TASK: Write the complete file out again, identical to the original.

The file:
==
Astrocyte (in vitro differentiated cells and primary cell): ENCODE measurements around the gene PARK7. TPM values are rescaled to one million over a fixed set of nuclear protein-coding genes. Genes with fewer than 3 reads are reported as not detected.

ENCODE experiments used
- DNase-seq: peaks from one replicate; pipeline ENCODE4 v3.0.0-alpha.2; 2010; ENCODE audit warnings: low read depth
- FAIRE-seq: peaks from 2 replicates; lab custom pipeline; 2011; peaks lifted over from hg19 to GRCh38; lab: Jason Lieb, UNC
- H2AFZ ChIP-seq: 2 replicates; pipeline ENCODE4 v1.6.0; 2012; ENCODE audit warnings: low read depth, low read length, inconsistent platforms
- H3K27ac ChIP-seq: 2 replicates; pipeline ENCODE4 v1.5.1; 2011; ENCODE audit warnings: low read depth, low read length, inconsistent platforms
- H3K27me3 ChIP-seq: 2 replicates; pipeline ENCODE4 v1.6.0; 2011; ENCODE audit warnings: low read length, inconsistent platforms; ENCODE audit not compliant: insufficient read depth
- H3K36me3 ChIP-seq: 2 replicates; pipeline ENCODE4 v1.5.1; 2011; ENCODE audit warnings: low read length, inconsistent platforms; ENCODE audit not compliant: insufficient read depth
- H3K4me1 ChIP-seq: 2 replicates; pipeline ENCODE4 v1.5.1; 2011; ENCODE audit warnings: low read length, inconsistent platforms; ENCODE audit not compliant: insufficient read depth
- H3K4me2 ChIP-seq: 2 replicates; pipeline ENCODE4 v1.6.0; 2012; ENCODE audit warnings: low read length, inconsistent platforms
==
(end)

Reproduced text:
Astrocyte (in vitro differentiated cells and primary cell): ENCODE measurements around the gene PARK7. TPM values are rescaled to one million over a fixed set of nuclear protein-coding genes. Genes with fewer than 3 reads are reported as not detected.

ENCODE experiments used
- DNase-seq: peaks from one replicate; pipeline ENCODE4 v3.0.0-alpha.2; 2010; ENCODE audit warnings: low read depth
- FAIRE-seq: peaks from 2 replicates; lab custom pipeline; 2011; peaks lifted over from hg19 to GRCh38; lab: Jason Lieb, UNC
- H2AFZ ChIP-seq: 2 replicates; pipeline ENCODE4 v1.6.0; 2012; ENCODE audit warnings: low read depth, low read length, inconsistent platforms
- H3K27ac ChIP-seq: 2 replicates; pipeline ENCODE4 v1.5.1; 2011; ENCODE audit warnings: low read depth, low read length, inconsistent platforms
- H3K27me3 ChIP-seq: 2 replicates; pipeline ENCODE4 v1.6.0; 2011; ENCODE audit warnings: low read length, inconsistent platforms; ENCODE audit not compliant: insufficient read depth
- H3K36me3 ChIP-seq: 2 replicates; pipeline ENCODE4 v1.5.1; 2011; ENCODE audit warnings: low read length, inconsistent platforms; ENCODE audit not compliant: insufficient read depth
- H3K4me1 ChIP-seq: 2 replicates; pipeline ENCODE4 v1.5.1; 2011; ENCODE audit warnings: low read length, inconsistent platforms; ENCODE audit not compliant: insufficient read depth
- H3K4me2 ChIP-seq: 2 replicates; pipeline ENCODE4 v1.6.0; 2012; ENCODE audit warnings: low read length, inconsistent platforms